The issue of punitive damages in the case of intellectual property infringement has been a contentious issue in India ever since it was first authorized by a single judge of the Delhi High Court in the case of Time Incorporated v. Lokesh Shrivastava (2005). Unlike mere damages which seek to compensate the plaintiff for losses suffered due to the defendant’s conduct, punitive damages aim at punishing the defendant for their conduct. While some jurisdictions like the United States have embraced punitive damages with open arms, especially in the context of tort litigation, most common law courts have been quite reluctant to award punitive damages. The Supreme Court has endorsed English precedent authorizing the grant of exemplary damages in certain limited circumstances.
The Time Incorporated judgment departed from long standing precedent when it decided to grant punitive damages in a case for trademark infringement and passing off. The court in that case stated unequivocally that the time had come to grant punitive damages in IP cases so as to financially punish infringers by making them pay more than the damages suffered by the plaintiff. Additionally, the court justified punitive damages as a means to relieve pressure on an overloaded system of criminal justice by providing a civil alternative to criminal prosecution. This judgment was controversial from the very start because both trademark and copyright law in India provide for separate civil and criminal remedies. Civil remedies include damages, account of profits and injunctions while criminal remedies include imprisonment and statutory fines. When Parliament has clearly provided for a scheme of remedies a judge cannot alter the statutory scheme and decide to punish alleged infringers through civil laws. The second problem with this conclusion is that the judgment did not lay down any framework to calculate punitive damages. How much is enough to punish the defendant and how is a judge to make an enquiry? The lack of any particular framework to calculate damages can lead to arbitrariness and that is exactly what happened in the decade that followed the Time Incorporated judgment. The Delhi High Court generously awarded punitive damages but there was rarely ever any explanation given by judges for the quantum of punitive damages that were being granted. Moreover, virtually all these cases were ex-parte judgments delivered when the defendant was not present in the court room.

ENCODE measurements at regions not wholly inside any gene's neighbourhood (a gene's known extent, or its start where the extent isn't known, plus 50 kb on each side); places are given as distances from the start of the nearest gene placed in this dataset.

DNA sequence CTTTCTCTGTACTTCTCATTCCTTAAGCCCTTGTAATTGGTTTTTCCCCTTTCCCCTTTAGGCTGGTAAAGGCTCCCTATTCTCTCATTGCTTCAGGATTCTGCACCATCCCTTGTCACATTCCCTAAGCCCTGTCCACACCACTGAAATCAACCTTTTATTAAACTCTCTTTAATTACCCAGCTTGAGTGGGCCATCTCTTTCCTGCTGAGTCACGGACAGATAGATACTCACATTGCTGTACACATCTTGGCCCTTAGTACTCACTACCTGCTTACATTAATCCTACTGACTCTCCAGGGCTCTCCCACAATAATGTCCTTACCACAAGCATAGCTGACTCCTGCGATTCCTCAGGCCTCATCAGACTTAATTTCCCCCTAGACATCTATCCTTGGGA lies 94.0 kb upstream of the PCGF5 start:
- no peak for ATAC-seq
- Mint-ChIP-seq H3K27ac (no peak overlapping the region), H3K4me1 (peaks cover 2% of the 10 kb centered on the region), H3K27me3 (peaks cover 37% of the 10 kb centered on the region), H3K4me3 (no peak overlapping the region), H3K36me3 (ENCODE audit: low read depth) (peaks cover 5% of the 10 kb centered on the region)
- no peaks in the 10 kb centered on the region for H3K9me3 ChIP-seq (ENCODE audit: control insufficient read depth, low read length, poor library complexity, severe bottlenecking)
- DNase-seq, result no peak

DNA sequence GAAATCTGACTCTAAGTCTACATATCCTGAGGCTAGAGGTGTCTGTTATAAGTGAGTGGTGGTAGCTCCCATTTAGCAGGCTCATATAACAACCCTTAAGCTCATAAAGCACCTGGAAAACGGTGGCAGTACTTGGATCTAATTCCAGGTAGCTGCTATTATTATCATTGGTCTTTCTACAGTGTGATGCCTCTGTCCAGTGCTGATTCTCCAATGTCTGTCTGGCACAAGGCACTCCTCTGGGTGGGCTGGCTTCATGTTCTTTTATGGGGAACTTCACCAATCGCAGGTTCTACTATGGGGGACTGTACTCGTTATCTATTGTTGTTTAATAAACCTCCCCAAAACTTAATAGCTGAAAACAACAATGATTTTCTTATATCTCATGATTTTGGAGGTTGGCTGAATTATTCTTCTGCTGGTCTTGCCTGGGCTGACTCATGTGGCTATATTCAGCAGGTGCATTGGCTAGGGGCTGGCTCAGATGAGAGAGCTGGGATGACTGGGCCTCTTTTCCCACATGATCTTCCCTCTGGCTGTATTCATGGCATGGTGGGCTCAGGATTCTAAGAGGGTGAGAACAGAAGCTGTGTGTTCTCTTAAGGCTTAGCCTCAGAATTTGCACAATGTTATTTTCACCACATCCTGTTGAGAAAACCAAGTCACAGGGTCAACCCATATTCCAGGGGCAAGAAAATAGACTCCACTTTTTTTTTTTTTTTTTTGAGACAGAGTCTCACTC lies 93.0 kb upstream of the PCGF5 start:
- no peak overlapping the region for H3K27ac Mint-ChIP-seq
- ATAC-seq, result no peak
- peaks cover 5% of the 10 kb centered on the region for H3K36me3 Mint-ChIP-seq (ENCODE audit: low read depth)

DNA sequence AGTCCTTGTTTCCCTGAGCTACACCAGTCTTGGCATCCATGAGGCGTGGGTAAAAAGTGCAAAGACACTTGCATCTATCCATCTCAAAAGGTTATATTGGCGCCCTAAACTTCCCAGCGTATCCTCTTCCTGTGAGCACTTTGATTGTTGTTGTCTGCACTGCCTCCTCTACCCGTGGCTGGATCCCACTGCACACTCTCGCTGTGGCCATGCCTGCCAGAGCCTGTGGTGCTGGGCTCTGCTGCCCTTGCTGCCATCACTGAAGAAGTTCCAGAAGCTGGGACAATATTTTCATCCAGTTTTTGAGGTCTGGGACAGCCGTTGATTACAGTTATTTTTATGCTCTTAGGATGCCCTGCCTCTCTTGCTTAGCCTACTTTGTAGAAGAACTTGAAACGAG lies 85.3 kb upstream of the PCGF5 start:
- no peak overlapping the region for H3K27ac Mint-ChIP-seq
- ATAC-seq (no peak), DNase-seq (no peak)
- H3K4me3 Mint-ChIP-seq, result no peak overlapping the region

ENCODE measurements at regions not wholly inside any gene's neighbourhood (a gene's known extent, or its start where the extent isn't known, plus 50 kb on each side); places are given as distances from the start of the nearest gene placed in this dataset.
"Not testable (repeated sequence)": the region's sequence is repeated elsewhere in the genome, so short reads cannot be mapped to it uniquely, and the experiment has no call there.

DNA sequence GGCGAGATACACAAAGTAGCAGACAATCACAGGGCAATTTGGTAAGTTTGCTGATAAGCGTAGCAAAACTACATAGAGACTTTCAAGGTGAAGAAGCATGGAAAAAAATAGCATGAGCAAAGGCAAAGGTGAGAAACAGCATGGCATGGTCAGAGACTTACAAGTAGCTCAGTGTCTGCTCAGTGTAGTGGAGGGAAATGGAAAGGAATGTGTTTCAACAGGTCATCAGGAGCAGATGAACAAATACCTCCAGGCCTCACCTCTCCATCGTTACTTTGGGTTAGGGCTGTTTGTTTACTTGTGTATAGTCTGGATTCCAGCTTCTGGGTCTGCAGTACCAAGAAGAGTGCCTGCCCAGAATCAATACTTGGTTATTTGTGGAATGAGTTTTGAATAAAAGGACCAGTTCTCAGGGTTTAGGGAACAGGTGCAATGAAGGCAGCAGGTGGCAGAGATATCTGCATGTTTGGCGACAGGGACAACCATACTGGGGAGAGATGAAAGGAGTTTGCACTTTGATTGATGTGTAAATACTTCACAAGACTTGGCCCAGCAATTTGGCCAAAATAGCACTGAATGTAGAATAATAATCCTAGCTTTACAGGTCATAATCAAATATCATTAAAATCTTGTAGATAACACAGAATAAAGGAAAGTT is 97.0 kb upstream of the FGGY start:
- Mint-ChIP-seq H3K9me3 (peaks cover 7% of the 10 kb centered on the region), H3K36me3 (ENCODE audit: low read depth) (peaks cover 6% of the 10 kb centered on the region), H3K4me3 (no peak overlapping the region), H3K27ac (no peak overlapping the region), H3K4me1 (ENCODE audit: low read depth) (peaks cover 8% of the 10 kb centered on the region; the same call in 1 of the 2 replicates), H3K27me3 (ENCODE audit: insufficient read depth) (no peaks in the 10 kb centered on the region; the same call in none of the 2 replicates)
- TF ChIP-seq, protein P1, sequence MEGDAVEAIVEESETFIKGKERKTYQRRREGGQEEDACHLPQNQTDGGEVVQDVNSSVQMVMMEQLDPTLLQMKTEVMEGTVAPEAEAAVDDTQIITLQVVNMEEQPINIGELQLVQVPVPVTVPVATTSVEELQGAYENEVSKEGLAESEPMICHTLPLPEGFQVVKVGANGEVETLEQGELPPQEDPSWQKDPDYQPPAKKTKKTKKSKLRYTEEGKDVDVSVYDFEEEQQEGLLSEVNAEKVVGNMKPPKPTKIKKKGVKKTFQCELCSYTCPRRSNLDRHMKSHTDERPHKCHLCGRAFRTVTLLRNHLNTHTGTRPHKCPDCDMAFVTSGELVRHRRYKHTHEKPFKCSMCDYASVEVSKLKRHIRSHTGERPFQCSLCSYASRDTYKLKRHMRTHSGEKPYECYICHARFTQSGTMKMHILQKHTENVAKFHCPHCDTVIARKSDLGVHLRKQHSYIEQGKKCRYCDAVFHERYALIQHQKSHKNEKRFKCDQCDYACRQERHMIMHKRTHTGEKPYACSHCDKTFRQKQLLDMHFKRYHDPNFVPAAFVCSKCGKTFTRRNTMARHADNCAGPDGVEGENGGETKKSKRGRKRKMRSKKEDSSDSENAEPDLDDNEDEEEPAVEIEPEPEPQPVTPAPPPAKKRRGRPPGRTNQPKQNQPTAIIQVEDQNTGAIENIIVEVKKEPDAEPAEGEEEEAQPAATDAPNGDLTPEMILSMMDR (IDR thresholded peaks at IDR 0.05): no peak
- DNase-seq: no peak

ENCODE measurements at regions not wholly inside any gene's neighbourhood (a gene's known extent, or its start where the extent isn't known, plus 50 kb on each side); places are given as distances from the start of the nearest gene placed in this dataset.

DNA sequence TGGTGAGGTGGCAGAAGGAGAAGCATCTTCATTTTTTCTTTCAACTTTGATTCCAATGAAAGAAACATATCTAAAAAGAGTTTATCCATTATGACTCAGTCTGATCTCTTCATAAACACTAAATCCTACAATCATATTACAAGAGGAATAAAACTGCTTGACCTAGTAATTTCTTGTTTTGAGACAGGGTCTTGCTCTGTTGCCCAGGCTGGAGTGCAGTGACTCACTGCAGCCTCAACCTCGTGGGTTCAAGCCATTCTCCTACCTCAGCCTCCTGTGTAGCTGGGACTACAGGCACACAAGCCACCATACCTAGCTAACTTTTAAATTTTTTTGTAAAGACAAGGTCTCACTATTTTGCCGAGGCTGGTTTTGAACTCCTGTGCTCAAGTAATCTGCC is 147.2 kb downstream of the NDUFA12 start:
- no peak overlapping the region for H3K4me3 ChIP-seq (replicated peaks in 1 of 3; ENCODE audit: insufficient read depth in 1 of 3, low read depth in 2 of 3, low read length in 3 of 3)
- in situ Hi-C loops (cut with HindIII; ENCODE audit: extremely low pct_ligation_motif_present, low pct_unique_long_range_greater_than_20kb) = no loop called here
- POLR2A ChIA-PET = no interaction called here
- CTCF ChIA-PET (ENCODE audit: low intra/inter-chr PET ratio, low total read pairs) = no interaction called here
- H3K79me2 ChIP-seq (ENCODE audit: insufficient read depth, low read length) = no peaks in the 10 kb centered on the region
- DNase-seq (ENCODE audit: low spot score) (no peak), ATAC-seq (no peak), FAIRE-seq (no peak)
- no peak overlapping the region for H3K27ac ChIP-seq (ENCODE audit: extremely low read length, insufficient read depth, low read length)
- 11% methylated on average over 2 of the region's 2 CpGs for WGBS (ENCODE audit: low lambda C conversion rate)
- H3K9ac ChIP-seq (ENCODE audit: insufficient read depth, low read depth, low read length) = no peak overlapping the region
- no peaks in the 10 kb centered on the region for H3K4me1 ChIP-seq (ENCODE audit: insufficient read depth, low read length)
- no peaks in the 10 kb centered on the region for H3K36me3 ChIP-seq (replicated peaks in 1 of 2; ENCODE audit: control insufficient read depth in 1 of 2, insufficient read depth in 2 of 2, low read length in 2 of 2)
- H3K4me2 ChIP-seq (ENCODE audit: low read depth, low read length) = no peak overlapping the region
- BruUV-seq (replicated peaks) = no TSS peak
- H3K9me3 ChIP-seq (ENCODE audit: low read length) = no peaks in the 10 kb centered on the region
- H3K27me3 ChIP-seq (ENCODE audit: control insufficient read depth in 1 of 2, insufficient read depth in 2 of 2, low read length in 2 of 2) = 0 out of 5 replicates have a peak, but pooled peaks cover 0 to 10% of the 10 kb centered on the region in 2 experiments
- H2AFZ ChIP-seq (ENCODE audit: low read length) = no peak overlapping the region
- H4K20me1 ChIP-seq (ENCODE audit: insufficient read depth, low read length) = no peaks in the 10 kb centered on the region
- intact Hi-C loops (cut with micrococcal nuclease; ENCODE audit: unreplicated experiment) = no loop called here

Finally, in 2014, the issue of punitive damages, was addressed in the case of Hindustan Unilever Ltd. v. Reckitt Benckiser India Ltd. by a Division Bench of the Delhi High Court headed by Justice Ravindra Bhat who minced no words while over-ruling the judgment in Time Incorporated v. Lokesh Srivastava. Citing relevant authorities, the Division Bench declared that “that the reasoning and formulation of law enabling courts to determine punitive damages, based on the ruling in Lokesh Srivastava and Microsoft Corporation v. Yogesh Papat and Another, 2005 (30) PTC 245 (Del) is without authority. Those decisions are accordingly overruled.” In its reasoning, the Division Bench explained that “the reasoning that “one function of punitive damages is to relieve the pressure on an overloaded system of criminal justice by providing a civil alternative to criminal prosecution of minor crimes” is plainly wrong, because where the law provides that a crime is committed, it indicates the punishment.”
Surprisingly, this judgment by the Division Bench, has simply been ignored by judges on the original side of the Delhi High Court, as they have continued to cite Time Incorporated v. Lokesh Srivastava to award punitive damages in IP cases. The following are 24 judgments (delivered after 31st January, 2014) where single judges have cited Time Incorporated to grant punitive damages, ranging from Rs. 50,000 to Rs. 15 lakhs, in IP cases:
The fact that at least 24 judgments have simply ignored a binding precedent of a larger bench is very troubling from a rule of law aspect. The Supreme Court has repeatedly stressed on the importance of following the rule of precedent in several judgments stating that “India is governed by a judicial system identified by a hierarchy of courts, where the doctrine of binding precedent is a cardinal feature of its jurisprudence”. The doctrine of stare decisis or binding precedent is fundamental to rule of law and there can never be certainty and predictability in the rule of law if courts are going to ignore binding precedent. It is of little consequence that virtually all the 24 judgments were delivered ex-parte because the defendant did not respond to notices. Rather, we need to question the expected standard of professional ethics from the bar when there is no defendant’s counsel to refute arguments. Does a plaintiff’s counsel have a duty to be honest and disclose to the bench that a particular judgment has been over-ruled? More importantly, we need to ask why were the judges who delivered those 24 judgments not aware that a Division Bench of their own court had over-ruled the judgment in Time Incorporated v. Lokesh Srivastava?
The failure to follow precedent is an indication of the rule of law breaking down. The fact that it happened at a High Court in the nation’s capital should worry all of us.